The Covid-19 pandemic have pushed leaders to learn lessons about what their employees need, specially in times of crisis. At the World Gaming Executive Summit (WGES), our lead reporter Becky Liggero Fontana hosted a panel on “Assessing internal corporate communications under these unprecedented times,” and was joined by a panel of three talented women to see what they had to say about those lessons.
Yevgeniya Golovina, PR and Communications Officer JKR Investment Group, expressed how her company saw what was really valuable when times got tough. “When the pandemic happened, we understood that we have to communicate with our people, because as an investment company, people are our most important asset,” she said. “If you invest in people, you actually get a great return.”
The core lesson she has taken away from the pandemic is that people easily get lost when communication is cut off, and they fill the void with whatever information they can, even if it’s unreliable. JKR took measures to stop that from happening:
“What we did, is we set up an initiative called an Inspiration Breakfast, and we actually invited everybody to have breakfast together on Mondays. Just chatting together, catching up, and sharing their experiences through the week. We didn’t talk a lot about work related stuff, because by that point our CEO had a lot of trust with us, so nobody was really concerned about if we’re really doing our job. But what we wanted to do is actually support people and make sure that they feel good about themselves, that they’re positive about the situation, regardless of the negative outcomes, that they’re clear about the division of the company and that they have this assurance that everything is going to be fine and that we have their back.”
At Parimatch, Senior Project Lead Daria Isakova noted that Zoom was an important part of the early days of the pandemic, but that has evolved into something of a TV show. “Now it’s the kind of format where every manager of the main streams of the company present their results, answer questions, show their plans for the future.”
Emily Haruko Leeb, Corporate Coach and Consultant, commended both of these approaches. “They’ve created a platform for transparency,” she said. “Even when transparency is challenging, we can navigate it when everyone is involved with the same commitment. If there’s an aligned vision for the business, and all of the staff is enrolled and aligned with what that commitment is, then we all get to show up in light of what that commitment is.”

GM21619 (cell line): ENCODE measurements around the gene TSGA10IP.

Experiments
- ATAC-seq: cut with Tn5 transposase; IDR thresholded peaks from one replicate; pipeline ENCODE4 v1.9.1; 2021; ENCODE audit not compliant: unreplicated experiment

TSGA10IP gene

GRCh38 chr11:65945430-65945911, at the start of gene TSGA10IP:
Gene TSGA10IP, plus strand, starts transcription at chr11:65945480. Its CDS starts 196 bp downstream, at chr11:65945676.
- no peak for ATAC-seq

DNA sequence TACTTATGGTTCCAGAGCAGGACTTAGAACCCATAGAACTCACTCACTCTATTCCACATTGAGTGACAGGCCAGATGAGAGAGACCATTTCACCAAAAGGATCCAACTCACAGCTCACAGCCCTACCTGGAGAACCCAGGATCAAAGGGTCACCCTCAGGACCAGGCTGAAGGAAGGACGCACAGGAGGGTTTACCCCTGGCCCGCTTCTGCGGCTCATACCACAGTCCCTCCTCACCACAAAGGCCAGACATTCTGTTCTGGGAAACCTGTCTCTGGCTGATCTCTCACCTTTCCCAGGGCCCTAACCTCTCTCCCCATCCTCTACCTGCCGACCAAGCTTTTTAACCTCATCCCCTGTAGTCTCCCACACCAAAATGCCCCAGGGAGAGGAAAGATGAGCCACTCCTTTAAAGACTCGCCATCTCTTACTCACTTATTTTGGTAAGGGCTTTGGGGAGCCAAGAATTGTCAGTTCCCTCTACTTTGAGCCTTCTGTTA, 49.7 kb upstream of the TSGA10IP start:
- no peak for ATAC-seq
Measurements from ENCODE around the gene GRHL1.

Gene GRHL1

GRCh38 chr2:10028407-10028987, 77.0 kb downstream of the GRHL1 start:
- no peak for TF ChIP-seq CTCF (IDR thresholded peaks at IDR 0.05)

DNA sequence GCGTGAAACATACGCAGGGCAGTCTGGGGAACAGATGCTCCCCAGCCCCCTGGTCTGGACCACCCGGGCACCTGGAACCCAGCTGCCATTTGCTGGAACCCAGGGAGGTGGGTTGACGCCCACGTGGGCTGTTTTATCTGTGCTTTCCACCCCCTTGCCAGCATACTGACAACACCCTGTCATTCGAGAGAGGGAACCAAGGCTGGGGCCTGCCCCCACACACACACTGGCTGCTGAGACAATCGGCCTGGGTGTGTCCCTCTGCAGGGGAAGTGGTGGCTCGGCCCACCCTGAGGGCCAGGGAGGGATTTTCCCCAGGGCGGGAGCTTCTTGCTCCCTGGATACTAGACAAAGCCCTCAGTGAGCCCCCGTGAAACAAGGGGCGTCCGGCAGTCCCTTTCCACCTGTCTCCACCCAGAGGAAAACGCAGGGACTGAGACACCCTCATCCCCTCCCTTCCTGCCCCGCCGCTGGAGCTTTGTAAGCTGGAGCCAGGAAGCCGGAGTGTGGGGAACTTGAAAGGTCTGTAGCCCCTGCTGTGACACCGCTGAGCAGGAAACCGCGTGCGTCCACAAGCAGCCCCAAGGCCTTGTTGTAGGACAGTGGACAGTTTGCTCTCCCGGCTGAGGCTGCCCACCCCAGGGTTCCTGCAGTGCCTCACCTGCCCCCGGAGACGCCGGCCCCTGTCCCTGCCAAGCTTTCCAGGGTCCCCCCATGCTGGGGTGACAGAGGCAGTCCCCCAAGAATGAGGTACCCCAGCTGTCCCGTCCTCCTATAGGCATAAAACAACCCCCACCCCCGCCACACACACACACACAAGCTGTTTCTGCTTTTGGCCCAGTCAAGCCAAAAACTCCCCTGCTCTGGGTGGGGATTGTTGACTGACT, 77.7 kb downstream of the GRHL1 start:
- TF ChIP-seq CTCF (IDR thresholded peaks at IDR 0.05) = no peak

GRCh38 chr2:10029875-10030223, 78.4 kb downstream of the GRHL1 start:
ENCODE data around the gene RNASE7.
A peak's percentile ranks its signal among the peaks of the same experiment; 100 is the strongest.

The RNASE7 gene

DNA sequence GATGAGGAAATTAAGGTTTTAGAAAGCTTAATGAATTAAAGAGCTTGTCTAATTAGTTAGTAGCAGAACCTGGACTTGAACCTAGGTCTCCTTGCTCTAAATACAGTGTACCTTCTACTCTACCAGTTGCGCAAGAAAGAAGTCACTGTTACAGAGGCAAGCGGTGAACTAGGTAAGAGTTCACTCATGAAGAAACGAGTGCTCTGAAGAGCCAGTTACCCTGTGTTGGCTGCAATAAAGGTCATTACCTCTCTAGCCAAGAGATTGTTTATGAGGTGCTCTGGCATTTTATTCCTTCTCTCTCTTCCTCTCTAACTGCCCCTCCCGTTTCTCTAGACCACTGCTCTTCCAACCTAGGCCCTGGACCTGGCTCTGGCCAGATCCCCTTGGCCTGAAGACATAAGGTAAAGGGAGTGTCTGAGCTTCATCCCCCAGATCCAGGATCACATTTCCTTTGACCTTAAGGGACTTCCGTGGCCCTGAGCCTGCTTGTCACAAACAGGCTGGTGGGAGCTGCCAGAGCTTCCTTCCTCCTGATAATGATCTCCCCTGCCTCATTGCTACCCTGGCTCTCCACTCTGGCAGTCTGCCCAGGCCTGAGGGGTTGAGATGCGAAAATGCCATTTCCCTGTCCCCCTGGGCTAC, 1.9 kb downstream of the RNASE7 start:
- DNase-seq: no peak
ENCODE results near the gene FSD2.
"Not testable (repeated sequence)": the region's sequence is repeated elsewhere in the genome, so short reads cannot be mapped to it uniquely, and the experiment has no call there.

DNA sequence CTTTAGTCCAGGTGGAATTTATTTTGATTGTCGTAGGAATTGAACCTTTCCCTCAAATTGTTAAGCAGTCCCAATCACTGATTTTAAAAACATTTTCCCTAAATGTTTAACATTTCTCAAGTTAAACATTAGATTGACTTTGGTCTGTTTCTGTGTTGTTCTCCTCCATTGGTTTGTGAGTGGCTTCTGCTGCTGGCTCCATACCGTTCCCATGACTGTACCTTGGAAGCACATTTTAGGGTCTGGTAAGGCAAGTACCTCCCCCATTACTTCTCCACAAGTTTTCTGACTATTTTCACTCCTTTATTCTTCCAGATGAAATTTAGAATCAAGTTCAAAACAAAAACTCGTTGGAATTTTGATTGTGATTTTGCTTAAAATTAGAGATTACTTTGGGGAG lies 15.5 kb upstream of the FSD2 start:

Each company took further steps to increase transparency, and help employees deal with their issues. At JKR, they allowed employees to submit anonymous questions to the CEO, removing fear of embarrassment or repercussions for those who wouldn’t feel comfortable putting a name to the question. Parimatch offered therapy sessions for those who might want it, so they could fully express their thoughts. Haruko Leeb commented that for leaders wanting to embrace these ideas, getting used to tough conversations is important:
“If you can show up, you can be resilient in the face of that discomfort, and you can cultivate the ability to have an uncomfortable conversation, that will take you so far in life, both personally and professionally.”
The group also discussed the shift to working from home. Isakova commented on the situation before the pandemic hit for Parimatch. “Before the pandemic, our people were divided into two camps,” she said. “The first one was ok with working at the office, and the other camp always asked questions, ‘Can we work from home, can we work from Bali, another country, are we permitted to have such an opportunity?’ Of course, the answer was mostly no.”
Understanding that different people have different needs, Parimatch seems to have hit a happy middle-ground. “So right now, Parimatch has no office with places for each employee. We have working places, collaboration hubs. People book a table there and come to a place where some employees can go and work not from home.”
“We’ve discovered that this new format is also working for us, and working even better,” she concluded.
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